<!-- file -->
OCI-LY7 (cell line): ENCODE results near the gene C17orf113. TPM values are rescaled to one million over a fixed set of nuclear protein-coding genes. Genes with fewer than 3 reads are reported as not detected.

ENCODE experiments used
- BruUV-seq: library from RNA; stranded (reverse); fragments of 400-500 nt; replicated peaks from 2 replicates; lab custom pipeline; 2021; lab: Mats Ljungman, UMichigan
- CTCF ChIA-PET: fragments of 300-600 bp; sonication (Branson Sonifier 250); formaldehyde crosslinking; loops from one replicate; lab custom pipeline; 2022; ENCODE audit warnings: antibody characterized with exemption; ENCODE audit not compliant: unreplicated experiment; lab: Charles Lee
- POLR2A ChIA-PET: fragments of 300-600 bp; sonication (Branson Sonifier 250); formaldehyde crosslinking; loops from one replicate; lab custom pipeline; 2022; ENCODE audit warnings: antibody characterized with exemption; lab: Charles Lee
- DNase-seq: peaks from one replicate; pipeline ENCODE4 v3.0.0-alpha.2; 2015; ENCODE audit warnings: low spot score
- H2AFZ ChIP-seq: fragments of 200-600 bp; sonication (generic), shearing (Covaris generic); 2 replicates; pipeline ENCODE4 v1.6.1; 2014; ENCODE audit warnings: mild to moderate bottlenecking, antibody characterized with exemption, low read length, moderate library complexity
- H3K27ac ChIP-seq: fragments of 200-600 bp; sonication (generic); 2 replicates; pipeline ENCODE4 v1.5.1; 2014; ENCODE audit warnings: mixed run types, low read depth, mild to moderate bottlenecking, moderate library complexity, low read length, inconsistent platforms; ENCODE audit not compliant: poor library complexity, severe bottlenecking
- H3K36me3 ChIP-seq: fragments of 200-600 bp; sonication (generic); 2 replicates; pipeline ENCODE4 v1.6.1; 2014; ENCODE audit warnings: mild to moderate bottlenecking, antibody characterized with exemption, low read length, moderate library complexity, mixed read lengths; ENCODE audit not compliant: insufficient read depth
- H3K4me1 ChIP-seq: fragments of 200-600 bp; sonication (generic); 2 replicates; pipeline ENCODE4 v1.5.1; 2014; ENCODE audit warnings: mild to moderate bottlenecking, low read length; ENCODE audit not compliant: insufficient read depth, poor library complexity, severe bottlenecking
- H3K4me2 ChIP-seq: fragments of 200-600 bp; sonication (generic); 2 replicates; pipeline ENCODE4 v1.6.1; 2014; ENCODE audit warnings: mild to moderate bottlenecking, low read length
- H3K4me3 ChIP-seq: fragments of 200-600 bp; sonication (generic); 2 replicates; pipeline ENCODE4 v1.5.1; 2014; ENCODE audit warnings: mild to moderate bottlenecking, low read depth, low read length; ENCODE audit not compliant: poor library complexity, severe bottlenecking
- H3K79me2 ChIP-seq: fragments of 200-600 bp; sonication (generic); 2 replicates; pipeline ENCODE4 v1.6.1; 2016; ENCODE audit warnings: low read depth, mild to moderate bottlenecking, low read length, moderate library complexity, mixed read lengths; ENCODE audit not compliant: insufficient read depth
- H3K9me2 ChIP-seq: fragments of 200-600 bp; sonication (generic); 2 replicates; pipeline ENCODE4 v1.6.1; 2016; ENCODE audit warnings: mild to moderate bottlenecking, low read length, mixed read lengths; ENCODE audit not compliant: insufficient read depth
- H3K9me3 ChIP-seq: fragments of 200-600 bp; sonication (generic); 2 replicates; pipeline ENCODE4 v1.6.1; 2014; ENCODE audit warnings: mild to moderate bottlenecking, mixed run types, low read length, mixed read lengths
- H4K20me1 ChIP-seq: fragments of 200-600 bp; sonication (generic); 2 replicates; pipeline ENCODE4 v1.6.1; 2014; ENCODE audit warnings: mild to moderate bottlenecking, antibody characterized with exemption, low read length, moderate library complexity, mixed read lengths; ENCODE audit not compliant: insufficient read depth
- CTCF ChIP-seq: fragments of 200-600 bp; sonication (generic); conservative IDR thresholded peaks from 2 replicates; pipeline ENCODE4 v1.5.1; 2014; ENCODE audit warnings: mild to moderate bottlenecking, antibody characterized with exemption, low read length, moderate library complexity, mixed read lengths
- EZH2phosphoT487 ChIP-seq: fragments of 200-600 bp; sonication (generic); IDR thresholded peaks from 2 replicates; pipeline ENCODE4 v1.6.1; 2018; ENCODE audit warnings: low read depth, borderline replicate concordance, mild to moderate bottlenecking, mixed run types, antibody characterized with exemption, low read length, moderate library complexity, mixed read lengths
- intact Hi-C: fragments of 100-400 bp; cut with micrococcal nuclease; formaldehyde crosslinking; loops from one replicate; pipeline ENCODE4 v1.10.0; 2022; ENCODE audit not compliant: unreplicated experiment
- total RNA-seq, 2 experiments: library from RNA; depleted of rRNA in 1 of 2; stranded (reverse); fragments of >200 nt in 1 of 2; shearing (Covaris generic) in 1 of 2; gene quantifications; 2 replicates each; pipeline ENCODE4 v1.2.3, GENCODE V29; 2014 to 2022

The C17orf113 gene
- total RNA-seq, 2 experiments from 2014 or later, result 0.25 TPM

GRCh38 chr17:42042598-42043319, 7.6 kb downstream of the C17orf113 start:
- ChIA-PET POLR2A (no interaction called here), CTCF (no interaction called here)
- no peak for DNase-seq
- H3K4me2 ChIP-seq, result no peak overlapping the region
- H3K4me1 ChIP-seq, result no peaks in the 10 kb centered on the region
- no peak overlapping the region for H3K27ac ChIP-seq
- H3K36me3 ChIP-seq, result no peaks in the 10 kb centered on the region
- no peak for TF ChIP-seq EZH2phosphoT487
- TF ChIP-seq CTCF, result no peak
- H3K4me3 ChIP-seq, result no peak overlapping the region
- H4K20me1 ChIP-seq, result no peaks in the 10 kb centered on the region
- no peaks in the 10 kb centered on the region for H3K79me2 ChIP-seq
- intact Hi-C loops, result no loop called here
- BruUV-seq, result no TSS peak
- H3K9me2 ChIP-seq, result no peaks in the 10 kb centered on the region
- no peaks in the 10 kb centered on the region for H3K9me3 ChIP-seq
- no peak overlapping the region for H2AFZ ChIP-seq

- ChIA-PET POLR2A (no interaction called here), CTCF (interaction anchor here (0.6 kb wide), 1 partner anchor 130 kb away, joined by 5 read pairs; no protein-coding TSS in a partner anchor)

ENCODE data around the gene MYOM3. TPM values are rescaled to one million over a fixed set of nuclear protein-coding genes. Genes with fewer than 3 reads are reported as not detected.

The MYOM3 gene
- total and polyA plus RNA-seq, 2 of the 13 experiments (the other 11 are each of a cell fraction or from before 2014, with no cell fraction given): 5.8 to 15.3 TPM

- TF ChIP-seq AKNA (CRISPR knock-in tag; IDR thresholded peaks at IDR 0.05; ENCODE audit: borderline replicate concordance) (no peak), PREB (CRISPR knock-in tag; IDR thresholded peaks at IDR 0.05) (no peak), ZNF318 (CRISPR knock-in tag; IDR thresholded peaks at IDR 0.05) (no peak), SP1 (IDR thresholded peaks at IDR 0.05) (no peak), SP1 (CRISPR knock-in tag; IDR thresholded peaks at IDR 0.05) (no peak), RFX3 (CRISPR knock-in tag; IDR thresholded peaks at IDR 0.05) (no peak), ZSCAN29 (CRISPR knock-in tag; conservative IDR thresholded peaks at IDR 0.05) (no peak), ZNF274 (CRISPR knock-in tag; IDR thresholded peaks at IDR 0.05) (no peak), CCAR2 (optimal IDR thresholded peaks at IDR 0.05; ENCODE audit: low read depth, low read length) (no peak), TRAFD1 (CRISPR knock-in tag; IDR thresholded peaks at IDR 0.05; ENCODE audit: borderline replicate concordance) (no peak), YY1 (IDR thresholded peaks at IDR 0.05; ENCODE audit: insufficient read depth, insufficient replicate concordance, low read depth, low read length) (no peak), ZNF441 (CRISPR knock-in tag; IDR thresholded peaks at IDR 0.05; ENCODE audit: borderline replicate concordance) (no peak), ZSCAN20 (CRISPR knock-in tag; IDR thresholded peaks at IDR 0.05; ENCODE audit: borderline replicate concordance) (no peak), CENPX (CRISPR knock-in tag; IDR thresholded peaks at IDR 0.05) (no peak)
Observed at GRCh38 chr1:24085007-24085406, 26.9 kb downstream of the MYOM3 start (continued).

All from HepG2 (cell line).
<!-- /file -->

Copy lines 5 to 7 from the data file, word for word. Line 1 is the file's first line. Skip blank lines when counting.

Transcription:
- POLR2A ChIA-PET: fragments of 300-600 bp; sonication (Branson Sonifier 250); formaldehyde crosslinking; loops from one replicate; lab custom pipeline; 2022; ENCODE audit warnings: antibody characterized with exemption; lab: Charles Lee
- DNase-seq: peaks from one replicate; pipeline ENCODE4 v3.0.0-alpha.2; 2015; ENCODE audit warnings: low spot score
- H2AFZ ChIP-seq: fragments of 200-600 bp; sonication (generic), shearing (Covaris generic); 2 replicates; pipeline ENCODE4 v1.6.1; 2014; ENCODE audit warnings: mild to moderate bottlenecking, antibody characterized with exemption, low read length, moderate library complexity